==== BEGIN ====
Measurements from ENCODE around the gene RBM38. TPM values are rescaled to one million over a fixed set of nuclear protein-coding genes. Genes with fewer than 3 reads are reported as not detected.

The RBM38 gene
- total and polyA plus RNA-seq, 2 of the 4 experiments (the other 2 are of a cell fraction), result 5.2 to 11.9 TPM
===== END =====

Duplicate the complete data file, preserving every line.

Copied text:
Measurements from ENCODE around the gene RBM38. TPM values are rescaled to one million over a fixed set of nuclear protein-coding genes. Genes with fewer than 3 reads are reported as not detected.

The RBM38 gene
- total and polyA plus RNA-seq, 2 of the 4 experiments (the other 2 are of a cell fraction), result 5.2 to 11.9 TPM